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He’ll keep the blue check, though: Twitter CEO Jack Dorsey is stepping down
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Oct. 29, 2021, 10 p.m.
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LINK: twitter.com  ➚   |   Posted by: Sarah Scire   |   October 29, 2021

I was listening to NPR’s Up First this morning when I heard something a little different. In an episode that included a story on Facebook’s name change, the host noted that “Facebook was, until recently, one of NPR’s sponsors.” (Previously, the disclosure was in the present tense, as in: “We should note that Facebook is a sponsor of NPR.”)

I wasn’t the only one who picked up on the change:

So did NPR drop Facebook as a sponsor, as some folks suggested? Did Facebook cancel?

NPR did tweak its note on transparency for Facebook, confirmed spokesperson Isabel Lara. (“I had no idea people pay such close attention to our disclosure language,” she said. ) But the latest Facebook sponsorship campaign wrapped up in November 2020, so the overnight change wasn’t due to a sudden break. NPR just updated the language to reflect Facebook was a former — not current — sponsor.

It’s not the only tweak that NPR listeners will hear, though. Starting today, NPR will also disclose that “Facebook’s parent company, Meta, pays NPR to license NPR content” in its coverage of the company.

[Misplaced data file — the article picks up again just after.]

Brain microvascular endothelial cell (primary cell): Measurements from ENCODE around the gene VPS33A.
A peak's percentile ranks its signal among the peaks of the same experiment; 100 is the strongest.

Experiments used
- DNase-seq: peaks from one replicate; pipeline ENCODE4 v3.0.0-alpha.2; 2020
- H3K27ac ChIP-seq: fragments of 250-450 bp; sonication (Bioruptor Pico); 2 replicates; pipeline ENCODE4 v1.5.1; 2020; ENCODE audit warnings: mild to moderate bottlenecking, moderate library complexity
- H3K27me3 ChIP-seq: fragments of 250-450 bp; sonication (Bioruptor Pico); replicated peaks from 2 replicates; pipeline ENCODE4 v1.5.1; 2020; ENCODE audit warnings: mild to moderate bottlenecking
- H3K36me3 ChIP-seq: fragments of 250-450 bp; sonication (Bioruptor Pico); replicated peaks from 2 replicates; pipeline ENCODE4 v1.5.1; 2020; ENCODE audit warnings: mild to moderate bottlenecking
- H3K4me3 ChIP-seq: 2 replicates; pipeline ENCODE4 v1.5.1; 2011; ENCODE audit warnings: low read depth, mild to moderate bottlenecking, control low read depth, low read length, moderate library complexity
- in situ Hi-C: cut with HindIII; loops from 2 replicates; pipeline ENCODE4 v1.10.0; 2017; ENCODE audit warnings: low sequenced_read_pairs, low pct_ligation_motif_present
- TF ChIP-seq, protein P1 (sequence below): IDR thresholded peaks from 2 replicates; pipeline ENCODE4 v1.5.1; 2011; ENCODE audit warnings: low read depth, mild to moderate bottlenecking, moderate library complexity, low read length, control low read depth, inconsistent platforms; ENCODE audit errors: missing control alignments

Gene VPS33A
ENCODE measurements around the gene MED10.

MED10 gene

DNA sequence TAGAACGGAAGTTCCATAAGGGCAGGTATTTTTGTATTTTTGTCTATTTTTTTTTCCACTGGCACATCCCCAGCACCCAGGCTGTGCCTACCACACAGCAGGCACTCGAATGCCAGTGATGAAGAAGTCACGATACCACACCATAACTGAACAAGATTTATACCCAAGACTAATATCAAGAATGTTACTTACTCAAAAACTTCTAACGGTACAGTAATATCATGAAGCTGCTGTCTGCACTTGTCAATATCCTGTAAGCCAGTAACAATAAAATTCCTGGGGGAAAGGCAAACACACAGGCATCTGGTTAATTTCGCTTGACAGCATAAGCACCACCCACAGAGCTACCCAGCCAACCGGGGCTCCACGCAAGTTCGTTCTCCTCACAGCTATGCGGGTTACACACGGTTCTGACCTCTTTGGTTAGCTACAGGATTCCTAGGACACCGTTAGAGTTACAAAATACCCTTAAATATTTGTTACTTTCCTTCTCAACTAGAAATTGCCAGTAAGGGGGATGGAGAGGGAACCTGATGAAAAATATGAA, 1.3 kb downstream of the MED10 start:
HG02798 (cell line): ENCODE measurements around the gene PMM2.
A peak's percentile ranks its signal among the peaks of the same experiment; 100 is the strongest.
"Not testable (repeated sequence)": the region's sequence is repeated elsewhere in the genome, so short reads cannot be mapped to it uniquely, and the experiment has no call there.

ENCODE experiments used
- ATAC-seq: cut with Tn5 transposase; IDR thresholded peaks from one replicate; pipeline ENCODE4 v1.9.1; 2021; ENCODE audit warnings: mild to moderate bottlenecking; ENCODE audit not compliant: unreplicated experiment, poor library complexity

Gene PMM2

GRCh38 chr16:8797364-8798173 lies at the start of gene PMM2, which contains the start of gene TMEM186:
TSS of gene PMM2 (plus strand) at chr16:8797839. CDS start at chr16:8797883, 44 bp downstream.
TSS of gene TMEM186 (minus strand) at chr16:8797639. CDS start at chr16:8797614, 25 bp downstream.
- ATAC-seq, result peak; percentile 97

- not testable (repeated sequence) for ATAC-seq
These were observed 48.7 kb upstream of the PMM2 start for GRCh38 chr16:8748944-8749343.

NPR provided some extra context on the change. Facebook still pays it for its content to appear in Facebook’s News tab.

FB has licensing agreements with many publishers, including NPR. Through that arrangement, Facebook pays NPR to have a feed of summaries and links to NPR stories appear in Facebook alongside news from other outlets. NPR retains full editorial control of its content and feed.

I asked NPR if it had declined sponsorship from Facebook since the contract ended a year ago, as some were speculating on social media. Lara sent along NPR’s admirably strict guidelines about the sponsorship campaigns they accept.

“Sometimes our sponsorship team … will ask sponsors to tweak their language or turn down specific campaigns that don’t comply with the guidelines — as you can see in that link it is most often because of advocacy issues or if they’re referring to something that’s very much in the news,” Lara said.

In other words, NPR might turn down a specific campaign that violated guidelines, but wouldn’t bar all campaigns from a specific brand. Not that it would tell us which sponsorships were denied: “We also respect client confidentiality, so we wouldn’t be disclosing what campaigns we turn down,” Lara said.

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